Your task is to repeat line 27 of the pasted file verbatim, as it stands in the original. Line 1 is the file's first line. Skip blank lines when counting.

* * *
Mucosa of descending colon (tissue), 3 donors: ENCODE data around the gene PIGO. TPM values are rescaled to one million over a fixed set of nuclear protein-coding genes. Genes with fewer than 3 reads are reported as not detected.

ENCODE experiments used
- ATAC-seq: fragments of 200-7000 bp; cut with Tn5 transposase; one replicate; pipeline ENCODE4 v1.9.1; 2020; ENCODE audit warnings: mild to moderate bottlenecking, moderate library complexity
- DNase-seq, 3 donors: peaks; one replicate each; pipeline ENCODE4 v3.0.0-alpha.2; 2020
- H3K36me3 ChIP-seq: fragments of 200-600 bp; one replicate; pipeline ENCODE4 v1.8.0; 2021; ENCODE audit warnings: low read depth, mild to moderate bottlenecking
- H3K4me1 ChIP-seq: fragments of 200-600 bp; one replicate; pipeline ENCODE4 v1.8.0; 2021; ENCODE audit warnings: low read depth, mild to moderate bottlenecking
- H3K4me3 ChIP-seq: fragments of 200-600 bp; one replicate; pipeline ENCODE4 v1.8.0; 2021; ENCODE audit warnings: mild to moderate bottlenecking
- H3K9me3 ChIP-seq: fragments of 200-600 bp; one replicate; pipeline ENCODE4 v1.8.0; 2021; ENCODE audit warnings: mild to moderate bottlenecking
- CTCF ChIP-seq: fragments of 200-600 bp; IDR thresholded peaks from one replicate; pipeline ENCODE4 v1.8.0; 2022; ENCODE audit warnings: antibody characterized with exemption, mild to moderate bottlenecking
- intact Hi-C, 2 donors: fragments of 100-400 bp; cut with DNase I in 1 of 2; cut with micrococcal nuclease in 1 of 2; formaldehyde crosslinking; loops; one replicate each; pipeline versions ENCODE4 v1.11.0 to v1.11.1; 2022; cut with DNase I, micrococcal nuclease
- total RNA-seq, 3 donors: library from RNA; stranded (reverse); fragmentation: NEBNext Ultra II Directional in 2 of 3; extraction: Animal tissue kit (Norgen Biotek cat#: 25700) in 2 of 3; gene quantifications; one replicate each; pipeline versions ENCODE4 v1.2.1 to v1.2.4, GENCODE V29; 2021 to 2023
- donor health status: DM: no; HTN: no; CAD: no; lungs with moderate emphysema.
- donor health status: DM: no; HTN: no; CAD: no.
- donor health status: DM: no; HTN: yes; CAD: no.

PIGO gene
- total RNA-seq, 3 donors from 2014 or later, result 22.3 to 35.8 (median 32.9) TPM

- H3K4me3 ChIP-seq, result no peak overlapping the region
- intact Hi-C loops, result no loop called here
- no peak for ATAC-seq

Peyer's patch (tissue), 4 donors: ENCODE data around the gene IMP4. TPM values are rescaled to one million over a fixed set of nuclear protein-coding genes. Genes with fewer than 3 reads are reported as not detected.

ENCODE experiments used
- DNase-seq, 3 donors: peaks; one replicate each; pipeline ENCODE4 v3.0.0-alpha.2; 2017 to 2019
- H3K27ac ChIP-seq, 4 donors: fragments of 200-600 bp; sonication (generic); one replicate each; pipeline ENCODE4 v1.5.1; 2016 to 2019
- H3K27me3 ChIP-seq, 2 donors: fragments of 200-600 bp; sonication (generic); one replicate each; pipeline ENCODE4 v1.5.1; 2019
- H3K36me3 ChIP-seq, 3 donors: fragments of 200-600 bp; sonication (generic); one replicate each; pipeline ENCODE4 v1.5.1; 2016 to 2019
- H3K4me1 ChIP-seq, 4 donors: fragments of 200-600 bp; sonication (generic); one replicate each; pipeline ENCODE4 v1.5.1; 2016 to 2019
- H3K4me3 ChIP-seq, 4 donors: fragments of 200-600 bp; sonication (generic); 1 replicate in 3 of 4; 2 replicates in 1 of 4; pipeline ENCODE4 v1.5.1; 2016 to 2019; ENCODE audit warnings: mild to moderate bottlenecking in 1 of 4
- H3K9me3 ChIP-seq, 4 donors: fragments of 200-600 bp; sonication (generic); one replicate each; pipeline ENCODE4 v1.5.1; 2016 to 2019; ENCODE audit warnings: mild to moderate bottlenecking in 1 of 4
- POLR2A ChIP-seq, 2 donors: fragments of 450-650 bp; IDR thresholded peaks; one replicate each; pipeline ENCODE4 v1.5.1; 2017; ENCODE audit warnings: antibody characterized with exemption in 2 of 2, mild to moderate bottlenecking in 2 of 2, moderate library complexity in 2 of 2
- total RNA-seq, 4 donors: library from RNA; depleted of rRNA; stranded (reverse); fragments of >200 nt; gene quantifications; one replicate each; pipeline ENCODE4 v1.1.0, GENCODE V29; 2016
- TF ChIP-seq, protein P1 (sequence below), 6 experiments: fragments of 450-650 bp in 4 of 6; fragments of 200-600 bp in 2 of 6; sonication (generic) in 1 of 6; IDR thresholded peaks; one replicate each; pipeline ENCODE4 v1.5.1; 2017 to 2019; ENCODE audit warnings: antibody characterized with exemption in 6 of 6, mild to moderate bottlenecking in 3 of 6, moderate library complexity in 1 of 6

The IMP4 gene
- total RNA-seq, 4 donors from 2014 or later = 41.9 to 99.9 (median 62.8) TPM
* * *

- H3K4me3 ChIP-seq, 4 donors: fragments of 200-600 bp; sonication (generic); 1 replicate in 3 of 4; 2 replicates in 1 of 4; pipeline ENCODE4 v1.5.1; 2016 to 2019; ENCODE audit warnings: mild to moderate bottlenecking in 1 of 4